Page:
If you’re ever asked to describe yourself, the most obvious place to start is by sharing a few facts and details about your life. For example, you might mention that you’re an avid reader or that you love to cook. However, there’s a fine line between introducing yourself in a professional manner and simply bragging about yourself. The latter can come off as egotistical and insecure, while the former can be seen as unprepared or lacking self-awareness. Fortunately, there are ways to find that balance between the two.
The first mistake to avoid is rambling on or sharing too much information. Your goal is to create a picture in the interviewer’s mind, so you want your response to be as brief and concise as possible. The longer your answer, the more likely you are to lose the interviewer’s attention.
It’s also important not to over-emphasize your positive traits or downplay your flaws. The goal of answering the “who am I?” question is to present yourself in a positive light, and giving a balanced impression is the best way to accomplish that. People who overemphasize their positive qualities are seen as arrogant and conceited, while those who understate their weaknesses are seen as insecure.
Likewise, answering the question with too many negative details could turn the interviewer off and make them think that you’re not a good fit for their company. Aside from being ineffective, this approach can also give the impression that you’re not confident or capable of handling the job.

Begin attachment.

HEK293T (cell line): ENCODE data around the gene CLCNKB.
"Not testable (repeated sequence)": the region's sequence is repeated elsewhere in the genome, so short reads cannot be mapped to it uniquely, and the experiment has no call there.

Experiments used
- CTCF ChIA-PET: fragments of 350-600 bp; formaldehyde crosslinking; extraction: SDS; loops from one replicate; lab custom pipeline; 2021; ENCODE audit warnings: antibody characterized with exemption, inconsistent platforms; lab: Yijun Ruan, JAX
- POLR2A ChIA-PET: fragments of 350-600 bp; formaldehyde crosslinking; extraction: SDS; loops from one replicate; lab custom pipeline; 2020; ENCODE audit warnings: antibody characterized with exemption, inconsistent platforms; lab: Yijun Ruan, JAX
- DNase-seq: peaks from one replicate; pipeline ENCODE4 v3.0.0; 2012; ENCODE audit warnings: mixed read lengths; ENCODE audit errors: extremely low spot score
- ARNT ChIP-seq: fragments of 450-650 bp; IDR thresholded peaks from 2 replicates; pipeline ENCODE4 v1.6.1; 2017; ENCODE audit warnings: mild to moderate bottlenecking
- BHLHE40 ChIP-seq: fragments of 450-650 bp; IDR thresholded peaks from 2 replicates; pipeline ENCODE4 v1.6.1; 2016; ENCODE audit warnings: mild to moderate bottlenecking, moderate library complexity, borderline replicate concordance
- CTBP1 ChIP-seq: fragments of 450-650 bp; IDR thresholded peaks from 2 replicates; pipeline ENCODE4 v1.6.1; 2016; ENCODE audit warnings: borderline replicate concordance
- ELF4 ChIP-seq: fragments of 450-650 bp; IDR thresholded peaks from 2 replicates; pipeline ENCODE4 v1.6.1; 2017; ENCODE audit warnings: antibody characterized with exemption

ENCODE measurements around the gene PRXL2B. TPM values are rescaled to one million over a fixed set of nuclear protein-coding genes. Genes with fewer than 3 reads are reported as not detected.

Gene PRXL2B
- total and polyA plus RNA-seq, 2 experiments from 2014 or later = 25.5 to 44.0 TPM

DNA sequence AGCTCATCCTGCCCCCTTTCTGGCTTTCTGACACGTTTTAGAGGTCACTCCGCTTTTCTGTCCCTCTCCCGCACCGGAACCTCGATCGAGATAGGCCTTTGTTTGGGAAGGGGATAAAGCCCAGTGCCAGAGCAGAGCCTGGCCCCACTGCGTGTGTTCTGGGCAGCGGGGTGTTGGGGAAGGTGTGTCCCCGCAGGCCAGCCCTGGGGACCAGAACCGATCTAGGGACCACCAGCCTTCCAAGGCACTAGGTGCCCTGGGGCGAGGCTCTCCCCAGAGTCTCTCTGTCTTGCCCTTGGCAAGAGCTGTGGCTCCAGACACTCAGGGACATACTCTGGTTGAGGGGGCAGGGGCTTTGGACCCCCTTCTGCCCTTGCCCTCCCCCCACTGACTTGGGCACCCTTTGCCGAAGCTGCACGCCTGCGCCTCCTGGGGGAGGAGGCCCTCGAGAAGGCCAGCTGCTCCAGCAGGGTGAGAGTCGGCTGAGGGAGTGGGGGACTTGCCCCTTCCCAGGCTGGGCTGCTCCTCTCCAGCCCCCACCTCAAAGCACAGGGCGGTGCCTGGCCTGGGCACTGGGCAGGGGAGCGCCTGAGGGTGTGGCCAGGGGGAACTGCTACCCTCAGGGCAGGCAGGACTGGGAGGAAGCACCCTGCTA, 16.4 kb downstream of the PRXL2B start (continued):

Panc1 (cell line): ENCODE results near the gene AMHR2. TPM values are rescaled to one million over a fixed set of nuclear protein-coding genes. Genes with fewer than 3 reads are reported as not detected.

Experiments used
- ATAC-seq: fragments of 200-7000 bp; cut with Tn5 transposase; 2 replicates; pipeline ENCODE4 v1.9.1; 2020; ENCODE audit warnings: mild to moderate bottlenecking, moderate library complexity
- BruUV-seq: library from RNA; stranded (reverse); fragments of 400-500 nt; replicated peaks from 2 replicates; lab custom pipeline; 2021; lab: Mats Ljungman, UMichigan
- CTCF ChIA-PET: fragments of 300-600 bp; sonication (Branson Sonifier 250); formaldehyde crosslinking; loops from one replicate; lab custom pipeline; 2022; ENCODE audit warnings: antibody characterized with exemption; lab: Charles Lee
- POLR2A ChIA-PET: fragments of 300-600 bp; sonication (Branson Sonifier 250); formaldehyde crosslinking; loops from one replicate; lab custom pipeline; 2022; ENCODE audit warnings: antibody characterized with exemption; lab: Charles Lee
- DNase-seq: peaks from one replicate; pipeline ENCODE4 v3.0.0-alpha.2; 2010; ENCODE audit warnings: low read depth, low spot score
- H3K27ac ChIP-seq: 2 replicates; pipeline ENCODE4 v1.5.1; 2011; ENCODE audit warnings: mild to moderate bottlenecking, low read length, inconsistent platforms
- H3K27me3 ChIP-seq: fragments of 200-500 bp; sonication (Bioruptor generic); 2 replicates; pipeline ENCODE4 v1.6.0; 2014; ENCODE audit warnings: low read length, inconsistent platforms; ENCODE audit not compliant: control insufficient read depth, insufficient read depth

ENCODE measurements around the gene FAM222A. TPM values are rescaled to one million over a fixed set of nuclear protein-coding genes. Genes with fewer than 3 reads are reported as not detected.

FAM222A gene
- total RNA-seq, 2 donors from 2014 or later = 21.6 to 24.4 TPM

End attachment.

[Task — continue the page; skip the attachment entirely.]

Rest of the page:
Another mistake to avoid is failing to provide concrete examples of your abilities and skills. This is an easy mistake to make, but it can be very costly when it comes to getting the job. The hiring manager wants to know exactly how you can add value to the company, and not just generalized statements about your experience.
Research into ME/CFS is still in its early stages, so it’s hard to say exactly what causes the condition. However, it is thought to be triggered by infections, and some patients report that their ME/CFS symptoms began after a severe viral or bacterial illness. The ME Association supports open and collaborative research so that precise diagnostic tools and life-changing treatments can be found as soon as possible.
In the UK, ME/CFS is diagnosed by a healthcare professional using the NICE clinical guideline. It includes advice on symptom recognition, diagnosis, management, and referral for ongoing care and support.